Review calls for stronger local leadership to save high streets

Greater devolution and stronger local leadership is needed to give high streets a renewed sense of purpose, according to an independent review.

The Grimsey Review 2, which will be launched later today (4 July) at the Local Government Association annual conference in Birmingham, calls for the creation of a town centre commission in each local authority area to develop a 20-year strategy to protect their local high streets.

The independent review, which has been led by the former chief executive of Wickes, Iceland and Focus DIY, Bill Grimsey, also recommends that high streets be re-fashioned as community hubs with housing, health and leisure.

It also recommends councils create ‘events teams’ to help drive footfall to their local high streets and calls on ministers to give local authorities extra powers to penalise landlords who leave commercial properties empty for long periods of time.

It also recommends each town have a landlord register, which would be able to trace the owner of every single property and engage with them in the health and wellbeing of the place.

In addition, it also recommends council limit the amount they will charge for the first two hours of parking in town centres to £1 to encourage more visitors.

The Grimsey report comes just a week after the think tank Centre for Cities warned too many high streets are struggling because they have too many shops and not enough space for other businesses.

Commenting ahead of the launch of the review, Bill Grimsey said there had been some progress since his original review five years ago, but not nearly enough.

‘In our first review in 2013 we argued that there is no point clinging to a sentimental vision of the past and that we need to start planning for a bold new world. This is still very much the case and we need to look to the future,’ said Mr Grimsey.

‘What we have seen during our research this time is that some very good initiatives have been put in place up and down the country over the last five years. These need to be celebrated, but progress is too slow and the retail landscape is rapidly changing.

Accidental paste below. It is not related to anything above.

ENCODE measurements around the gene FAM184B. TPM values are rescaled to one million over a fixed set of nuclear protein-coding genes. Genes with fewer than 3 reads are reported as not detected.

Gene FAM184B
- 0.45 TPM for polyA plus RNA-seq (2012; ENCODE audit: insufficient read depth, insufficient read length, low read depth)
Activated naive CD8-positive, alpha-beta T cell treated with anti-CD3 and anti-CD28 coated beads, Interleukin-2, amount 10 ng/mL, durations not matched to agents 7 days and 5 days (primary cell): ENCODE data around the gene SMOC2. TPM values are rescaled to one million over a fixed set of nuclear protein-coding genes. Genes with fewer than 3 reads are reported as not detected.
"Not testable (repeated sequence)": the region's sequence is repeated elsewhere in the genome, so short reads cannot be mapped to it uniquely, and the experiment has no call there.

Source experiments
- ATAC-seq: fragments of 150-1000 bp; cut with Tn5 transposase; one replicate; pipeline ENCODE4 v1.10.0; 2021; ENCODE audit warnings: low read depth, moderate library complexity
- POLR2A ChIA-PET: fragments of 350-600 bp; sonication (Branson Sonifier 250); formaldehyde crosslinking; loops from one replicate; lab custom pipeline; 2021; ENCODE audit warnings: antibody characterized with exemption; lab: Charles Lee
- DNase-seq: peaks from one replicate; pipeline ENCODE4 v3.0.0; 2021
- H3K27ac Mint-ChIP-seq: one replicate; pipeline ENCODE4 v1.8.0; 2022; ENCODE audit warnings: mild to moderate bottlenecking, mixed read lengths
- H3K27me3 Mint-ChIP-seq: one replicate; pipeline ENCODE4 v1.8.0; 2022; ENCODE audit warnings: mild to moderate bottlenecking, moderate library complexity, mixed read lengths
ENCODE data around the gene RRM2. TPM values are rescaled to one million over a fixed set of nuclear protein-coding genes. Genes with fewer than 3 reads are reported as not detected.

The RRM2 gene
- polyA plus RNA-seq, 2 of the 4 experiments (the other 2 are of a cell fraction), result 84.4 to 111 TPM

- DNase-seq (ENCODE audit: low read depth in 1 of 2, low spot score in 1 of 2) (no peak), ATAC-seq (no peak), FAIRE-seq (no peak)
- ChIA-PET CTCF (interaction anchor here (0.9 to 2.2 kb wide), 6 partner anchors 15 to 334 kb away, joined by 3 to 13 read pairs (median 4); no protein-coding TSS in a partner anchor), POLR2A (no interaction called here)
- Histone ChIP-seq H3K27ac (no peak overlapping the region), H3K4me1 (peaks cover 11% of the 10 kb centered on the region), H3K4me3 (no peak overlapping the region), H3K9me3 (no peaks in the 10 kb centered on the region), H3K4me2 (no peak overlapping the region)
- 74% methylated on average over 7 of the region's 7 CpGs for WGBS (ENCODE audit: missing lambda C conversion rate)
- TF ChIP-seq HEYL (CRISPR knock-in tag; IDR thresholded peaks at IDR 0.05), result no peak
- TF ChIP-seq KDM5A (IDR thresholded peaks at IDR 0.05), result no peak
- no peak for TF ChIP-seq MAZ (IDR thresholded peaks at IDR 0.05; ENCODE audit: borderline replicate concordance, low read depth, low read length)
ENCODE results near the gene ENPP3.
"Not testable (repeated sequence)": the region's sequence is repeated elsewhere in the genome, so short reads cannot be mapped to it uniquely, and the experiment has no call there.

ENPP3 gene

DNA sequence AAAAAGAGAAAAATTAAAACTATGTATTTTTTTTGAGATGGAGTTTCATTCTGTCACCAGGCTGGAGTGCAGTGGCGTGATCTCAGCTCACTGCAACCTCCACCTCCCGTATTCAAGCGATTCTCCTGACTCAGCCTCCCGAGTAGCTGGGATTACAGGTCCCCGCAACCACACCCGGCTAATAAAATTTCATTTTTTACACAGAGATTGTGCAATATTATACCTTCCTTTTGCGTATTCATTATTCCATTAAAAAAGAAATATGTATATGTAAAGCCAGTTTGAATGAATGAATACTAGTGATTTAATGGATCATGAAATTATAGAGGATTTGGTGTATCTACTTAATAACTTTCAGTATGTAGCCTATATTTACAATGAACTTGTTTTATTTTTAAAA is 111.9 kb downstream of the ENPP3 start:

‘The first six months of 2018 have seen the highest rate of retail closures, administrations and CVAs for more than a decade and there is no sign of a slowdown. Our cities, towns and communities are facing their greatest challenge in history which is how to remain relevant, and economically and socially viable in the 21stcentury.

‘Towns must stop trying to compete with out-of-town shopping parks that are convenient and with free parking. They must create their own unique reason for communities to gather there – being interesting and engaging and altogether, a compelling and great experience.

‘There are, however, many barriers to progress including business rates, complex layers of government and the current fiscal environment, added Mr Grimsey.

‘There is a lack of an independent evidence-based organisation in England and Wales to help towns recognise, react to and realise the opportunity that the current changes bring. As a nation we must give every high street and town centre the best possible chance to flourish.’



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